For most of us, there is one person whose views we seek when something does not add up or make sense. Someone rational and insightful. I would go to this one friend, who is unfailingly analytical. In the last six months however, he has been trying to make sense of the US election. After watching the third presidential debate, he said, “I realise watching it made me angry. There is so much anger. And it is contagious.” It took a while for it to sink in. Suddenly it started to make some sense. This US election is driven by rage. The main engine of this rage is not Donald Trump. Trump fans the fire. With full-fledged rage, common sense and civility fly out of the window. Which is why this US election is the nastiest in modern history. Why this nastiness is not the new normal. It is the new abnormal.
The 1976 movie ‘Network’ has an iconic character Howard Beale, played by Peter Finch, who famously yelled, “I’m mad as hell and I’m not going to take this anymore!” Trump is the present-day Howard Beale who has declared, “I am very angry, because our country is being run horribly, and I will gladly accept the mantle of anger.” Some of us may think that ‘a tale told by an idiot, full of sound and fury, signifying nothing’ applies to Trump’s forceful narrative. His antics, ironically, overshadow the real issues he brings to the table – a populist fury at the consensus for a more globalised world which benefits only some, frustration over 15 years of slow economic growth, unhappiness with immigration laws, and the perceived helplessness towards conundrums like homegrown terrorism.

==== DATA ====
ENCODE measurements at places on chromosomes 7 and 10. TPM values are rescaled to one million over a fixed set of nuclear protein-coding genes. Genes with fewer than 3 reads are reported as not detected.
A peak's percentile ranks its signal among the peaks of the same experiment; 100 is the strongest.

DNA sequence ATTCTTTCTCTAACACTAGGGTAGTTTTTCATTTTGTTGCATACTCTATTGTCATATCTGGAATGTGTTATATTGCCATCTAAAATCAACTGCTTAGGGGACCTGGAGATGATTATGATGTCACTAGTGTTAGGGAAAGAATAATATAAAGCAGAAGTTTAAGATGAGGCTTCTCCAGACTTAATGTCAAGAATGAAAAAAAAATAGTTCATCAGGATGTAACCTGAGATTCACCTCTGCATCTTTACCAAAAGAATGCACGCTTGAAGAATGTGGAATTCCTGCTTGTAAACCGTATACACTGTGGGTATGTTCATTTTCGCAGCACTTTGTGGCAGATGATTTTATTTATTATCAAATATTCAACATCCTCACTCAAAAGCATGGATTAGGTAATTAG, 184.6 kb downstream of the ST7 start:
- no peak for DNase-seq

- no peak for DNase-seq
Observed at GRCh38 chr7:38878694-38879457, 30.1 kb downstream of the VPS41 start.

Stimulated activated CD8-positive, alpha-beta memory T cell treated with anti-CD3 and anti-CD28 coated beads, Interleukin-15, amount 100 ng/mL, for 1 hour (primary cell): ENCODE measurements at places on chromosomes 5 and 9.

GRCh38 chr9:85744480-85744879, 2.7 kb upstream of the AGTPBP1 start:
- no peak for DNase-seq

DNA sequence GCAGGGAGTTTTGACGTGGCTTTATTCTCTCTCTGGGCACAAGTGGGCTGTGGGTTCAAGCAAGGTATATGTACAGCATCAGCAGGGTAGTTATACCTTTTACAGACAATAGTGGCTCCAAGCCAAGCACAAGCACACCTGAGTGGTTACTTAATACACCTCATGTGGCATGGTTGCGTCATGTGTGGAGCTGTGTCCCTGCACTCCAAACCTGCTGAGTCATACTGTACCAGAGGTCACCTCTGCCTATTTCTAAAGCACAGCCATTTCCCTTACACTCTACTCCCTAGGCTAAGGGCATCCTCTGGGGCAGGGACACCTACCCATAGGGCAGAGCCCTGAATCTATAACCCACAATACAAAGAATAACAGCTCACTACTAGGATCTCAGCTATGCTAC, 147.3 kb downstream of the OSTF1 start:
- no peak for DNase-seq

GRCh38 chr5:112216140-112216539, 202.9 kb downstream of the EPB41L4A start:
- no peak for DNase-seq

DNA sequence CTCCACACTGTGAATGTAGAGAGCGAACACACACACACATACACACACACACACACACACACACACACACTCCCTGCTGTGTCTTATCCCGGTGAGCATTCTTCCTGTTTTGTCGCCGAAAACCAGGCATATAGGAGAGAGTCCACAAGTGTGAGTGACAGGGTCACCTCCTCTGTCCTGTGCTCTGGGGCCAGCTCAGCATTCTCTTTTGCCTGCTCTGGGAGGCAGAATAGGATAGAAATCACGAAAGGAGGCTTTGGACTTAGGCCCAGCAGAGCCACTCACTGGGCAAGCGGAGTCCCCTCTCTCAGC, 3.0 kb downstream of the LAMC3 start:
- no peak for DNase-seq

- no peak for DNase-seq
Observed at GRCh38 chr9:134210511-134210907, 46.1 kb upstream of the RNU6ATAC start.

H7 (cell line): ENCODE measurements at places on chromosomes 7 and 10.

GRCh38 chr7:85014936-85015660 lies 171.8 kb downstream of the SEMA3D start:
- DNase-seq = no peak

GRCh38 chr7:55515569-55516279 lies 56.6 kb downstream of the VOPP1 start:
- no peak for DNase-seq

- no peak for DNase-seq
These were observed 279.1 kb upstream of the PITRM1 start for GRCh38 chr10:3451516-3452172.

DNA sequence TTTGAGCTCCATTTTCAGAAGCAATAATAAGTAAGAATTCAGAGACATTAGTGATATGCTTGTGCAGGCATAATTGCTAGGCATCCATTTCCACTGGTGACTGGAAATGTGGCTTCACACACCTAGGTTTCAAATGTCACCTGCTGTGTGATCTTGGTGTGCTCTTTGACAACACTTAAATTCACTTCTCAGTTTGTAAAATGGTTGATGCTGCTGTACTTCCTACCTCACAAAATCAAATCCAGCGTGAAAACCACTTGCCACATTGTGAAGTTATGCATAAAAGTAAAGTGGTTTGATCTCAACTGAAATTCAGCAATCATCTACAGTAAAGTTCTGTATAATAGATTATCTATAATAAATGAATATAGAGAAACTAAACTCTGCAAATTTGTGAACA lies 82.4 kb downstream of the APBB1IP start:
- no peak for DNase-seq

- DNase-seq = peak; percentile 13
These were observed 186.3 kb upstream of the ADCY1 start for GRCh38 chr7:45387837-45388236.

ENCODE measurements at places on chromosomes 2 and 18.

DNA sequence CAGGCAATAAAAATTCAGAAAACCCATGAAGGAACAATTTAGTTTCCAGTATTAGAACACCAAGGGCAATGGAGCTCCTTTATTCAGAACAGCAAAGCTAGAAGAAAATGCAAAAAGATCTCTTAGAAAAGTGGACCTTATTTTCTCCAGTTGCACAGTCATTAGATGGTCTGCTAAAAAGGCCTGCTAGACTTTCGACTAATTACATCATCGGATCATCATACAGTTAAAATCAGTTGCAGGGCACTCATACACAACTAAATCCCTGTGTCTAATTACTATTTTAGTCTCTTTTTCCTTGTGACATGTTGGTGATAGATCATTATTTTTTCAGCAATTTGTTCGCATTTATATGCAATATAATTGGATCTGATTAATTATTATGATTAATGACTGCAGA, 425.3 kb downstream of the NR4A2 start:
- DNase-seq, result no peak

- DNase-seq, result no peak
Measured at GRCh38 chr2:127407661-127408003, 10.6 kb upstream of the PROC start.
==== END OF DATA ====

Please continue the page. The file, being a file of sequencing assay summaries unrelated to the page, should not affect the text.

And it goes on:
I had assumed everyone knows Ang Peng Siong. Until I mentioned his name to a 21-year-old and did not get the reaction I expected. I asked this young man if he was familiar with the music of ABBA. The reaction was similar. To a whole generation of Singaporeans, Ang Peng Siong was arguably the first poster boy of swimming, nicknamed Asia’s ‘Flying Fish’, idolised and the source of inspiration for many. It was a time when our nation was coming into its own, when the bread-and-butter issues of the 1970s were less pressing. In 1982, Ang Peng Siong became the first, and since then the only, Singaporean to hold the world number one ranking in the 50m freestyle with a time of 22.69 seconds. He was awarded the ’the world fastest swimmer’ title that year. He would go on to represent Singapore in world events, including the 1984 Los Angeles Olympics and 1988 Seoul Olympics.